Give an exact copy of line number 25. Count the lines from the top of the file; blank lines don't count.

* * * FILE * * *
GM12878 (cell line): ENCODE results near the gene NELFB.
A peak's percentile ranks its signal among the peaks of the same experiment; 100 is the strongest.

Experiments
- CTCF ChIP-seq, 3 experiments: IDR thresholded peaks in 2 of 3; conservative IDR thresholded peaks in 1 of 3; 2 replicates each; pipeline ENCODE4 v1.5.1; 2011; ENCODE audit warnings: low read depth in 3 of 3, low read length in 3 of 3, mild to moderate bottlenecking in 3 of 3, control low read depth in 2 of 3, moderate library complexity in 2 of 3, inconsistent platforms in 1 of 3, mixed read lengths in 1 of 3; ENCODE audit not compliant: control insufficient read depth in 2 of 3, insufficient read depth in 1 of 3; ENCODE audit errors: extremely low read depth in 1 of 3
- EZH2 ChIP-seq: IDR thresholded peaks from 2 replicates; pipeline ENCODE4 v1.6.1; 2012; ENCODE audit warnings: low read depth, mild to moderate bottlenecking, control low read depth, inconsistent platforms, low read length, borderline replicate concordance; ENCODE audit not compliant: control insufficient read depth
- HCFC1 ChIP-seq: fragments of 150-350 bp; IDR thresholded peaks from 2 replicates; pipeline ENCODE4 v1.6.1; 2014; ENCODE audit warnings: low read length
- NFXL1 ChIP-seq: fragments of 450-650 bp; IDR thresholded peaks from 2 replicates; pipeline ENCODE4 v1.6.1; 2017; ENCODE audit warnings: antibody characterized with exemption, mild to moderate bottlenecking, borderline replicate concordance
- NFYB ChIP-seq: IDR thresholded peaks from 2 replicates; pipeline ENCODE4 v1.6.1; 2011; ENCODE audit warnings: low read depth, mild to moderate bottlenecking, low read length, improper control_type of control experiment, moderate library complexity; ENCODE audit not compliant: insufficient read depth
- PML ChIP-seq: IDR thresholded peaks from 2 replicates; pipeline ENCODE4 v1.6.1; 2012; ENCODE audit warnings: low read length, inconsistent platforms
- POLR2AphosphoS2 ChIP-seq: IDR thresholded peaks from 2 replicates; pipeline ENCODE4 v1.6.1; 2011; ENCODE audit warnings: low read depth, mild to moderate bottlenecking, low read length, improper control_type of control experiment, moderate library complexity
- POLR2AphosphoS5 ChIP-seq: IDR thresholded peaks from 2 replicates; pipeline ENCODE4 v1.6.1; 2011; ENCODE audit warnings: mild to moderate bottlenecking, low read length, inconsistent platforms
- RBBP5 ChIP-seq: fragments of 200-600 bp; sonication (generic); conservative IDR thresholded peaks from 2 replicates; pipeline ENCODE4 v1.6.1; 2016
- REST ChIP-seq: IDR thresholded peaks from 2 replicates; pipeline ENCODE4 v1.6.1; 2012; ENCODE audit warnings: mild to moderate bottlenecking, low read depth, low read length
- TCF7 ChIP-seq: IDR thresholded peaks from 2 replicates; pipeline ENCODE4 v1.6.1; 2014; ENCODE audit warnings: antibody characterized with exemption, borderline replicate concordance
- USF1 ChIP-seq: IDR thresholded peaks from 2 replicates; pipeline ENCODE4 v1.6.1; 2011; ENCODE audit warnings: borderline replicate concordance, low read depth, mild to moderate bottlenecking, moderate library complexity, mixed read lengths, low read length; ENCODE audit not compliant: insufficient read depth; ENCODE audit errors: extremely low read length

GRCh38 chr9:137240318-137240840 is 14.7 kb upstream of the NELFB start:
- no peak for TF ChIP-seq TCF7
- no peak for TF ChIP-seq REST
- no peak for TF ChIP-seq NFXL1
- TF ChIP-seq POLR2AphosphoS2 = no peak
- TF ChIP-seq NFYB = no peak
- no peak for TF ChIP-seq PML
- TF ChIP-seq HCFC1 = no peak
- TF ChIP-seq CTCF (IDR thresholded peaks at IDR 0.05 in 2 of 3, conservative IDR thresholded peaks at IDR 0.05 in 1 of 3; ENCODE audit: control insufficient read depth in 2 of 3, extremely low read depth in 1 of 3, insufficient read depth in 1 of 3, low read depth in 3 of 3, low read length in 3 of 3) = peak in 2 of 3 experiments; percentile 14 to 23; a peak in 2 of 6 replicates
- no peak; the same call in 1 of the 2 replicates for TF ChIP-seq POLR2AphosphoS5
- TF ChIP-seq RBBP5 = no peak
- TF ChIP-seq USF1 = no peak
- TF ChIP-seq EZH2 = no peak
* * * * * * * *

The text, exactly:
- no peak; the same call in 1 of the 2 replicates for TF ChIP-seq POLR2AphosphoS5